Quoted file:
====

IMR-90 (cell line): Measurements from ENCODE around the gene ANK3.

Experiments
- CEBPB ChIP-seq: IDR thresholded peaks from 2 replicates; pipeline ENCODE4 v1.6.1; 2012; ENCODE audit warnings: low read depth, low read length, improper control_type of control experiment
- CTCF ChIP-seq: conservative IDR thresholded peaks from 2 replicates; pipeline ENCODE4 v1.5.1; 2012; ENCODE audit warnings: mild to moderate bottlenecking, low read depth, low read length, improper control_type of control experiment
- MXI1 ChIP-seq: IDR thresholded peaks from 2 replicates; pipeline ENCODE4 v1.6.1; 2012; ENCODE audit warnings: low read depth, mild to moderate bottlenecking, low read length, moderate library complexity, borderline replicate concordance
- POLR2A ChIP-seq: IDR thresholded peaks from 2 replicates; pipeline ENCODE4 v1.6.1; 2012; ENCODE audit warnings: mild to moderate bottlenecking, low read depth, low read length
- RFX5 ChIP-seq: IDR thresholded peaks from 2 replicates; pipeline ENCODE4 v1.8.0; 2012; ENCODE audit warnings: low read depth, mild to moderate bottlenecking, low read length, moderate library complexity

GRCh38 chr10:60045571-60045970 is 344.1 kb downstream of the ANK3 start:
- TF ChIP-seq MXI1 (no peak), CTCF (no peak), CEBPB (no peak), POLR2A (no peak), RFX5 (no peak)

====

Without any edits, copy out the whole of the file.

IMR-90 (cell line): Measurements from ENCODE around the gene ANK3.

Experiments
- CEBPB ChIP-seq: IDR thresholded peaks from 2 replicates; pipeline ENCODE4 v1.6.1; 2012; ENCODE audit warnings: low read depth, low read length, improper control_type of control experiment
- CTCF ChIP-seq: conservative IDR thresholded peaks from 2 replicates; pipeline ENCODE4 v1.5.1; 2012; ENCODE audit warnings: mild to moderate bottlenecking, low read depth, low read length, improper control_type of control experiment
- MXI1 ChIP-seq: IDR thresholded peaks from 2 replicates; pipeline ENCODE4 v1.6.1; 2012; ENCODE audit warnings: low read depth, mild to moderate bottlenecking, low read length, moderate library complexity, borderline replicate concordance
- POLR2A ChIP-seq: IDR thresholded peaks from 2 replicates; pipeline ENCODE4 v1.6.1; 2012; ENCODE audit warnings: mild to moderate bottlenecking, low read depth, low read length
- RFX5 ChIP-seq: IDR thresholded peaks from 2 replicates; pipeline ENCODE4 v1.8.0; 2012; ENCODE audit warnings: low read depth, mild to moderate bottlenecking, low read length, moderate library complexity

GRCh38 chr10:60045571-60045970 is 344.1 kb downstream of the ANK3 start:
- TF ChIP-seq MXI1 (no peak), CTCF (no peak), CEBPB (no peak), POLR2A (no peak), RFX5 (no peak)